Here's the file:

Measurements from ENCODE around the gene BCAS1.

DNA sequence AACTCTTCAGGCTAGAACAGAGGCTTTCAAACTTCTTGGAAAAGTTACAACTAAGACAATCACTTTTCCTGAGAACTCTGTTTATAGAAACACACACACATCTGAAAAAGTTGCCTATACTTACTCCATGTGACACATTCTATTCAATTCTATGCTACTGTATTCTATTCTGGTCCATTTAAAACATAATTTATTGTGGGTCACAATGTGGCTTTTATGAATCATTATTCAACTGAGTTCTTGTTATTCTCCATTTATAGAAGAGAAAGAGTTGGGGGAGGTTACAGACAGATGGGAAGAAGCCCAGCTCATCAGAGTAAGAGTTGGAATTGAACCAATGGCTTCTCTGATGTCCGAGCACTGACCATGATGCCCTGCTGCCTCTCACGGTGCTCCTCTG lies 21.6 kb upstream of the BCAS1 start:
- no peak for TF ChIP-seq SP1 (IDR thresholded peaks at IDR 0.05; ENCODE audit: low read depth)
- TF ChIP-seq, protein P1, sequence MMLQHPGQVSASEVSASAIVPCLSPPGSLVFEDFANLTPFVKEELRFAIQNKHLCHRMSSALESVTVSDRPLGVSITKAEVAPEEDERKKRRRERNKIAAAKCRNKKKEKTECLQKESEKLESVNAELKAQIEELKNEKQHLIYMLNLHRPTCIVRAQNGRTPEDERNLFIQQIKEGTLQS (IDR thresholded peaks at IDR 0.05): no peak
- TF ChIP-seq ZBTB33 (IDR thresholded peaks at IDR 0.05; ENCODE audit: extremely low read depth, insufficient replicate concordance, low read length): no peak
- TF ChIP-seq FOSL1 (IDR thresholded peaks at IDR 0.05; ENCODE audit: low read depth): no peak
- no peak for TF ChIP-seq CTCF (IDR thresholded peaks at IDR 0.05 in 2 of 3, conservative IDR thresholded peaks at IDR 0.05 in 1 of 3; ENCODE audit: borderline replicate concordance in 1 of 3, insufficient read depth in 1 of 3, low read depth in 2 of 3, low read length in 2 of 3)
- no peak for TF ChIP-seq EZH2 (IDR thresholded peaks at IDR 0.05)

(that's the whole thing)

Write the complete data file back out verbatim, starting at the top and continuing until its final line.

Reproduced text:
Measurements from ENCODE around the gene BCAS1.

DNA sequence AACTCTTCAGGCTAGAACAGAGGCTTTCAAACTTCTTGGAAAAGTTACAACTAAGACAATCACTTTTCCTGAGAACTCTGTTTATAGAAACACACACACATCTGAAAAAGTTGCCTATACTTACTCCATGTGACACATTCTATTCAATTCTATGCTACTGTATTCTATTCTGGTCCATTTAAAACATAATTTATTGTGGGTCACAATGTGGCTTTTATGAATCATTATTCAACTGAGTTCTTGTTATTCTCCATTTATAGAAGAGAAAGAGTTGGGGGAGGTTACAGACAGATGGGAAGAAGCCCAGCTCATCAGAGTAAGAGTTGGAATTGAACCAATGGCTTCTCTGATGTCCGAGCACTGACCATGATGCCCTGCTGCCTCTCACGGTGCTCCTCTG lies 21.6 kb upstream of the BCAS1 start:
- no peak for TF ChIP-seq SP1 (IDR thresholded peaks at IDR 0.05; ENCODE audit: low read depth)
- TF ChIP-seq, protein P1, sequence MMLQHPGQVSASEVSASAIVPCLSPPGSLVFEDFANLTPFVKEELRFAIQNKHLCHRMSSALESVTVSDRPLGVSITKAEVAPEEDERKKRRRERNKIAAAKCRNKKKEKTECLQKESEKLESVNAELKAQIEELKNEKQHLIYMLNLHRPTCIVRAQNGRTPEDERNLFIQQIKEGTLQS (IDR thresholded peaks at IDR 0.05): no peak
- TF ChIP-seq ZBTB33 (IDR thresholded peaks at IDR 0.05; ENCODE audit: extremely low read depth, insufficient replicate concordance, low read length): no peak
- TF ChIP-seq FOSL1 (IDR thresholded peaks at IDR 0.05; ENCODE audit: low read depth): no peak
- no peak for TF ChIP-seq CTCF (IDR thresholded peaks at IDR 0.05 in 2 of 3, conservative IDR thresholded peaks at IDR 0.05 in 1 of 3; ENCODE audit: borderline replicate concordance in 1 of 3, insufficient read depth in 1 of 3, low read depth in 2 of 3, low read length in 2 of 3)
- no peak for TF ChIP-seq EZH2 (IDR thresholded peaks at IDR 0.05)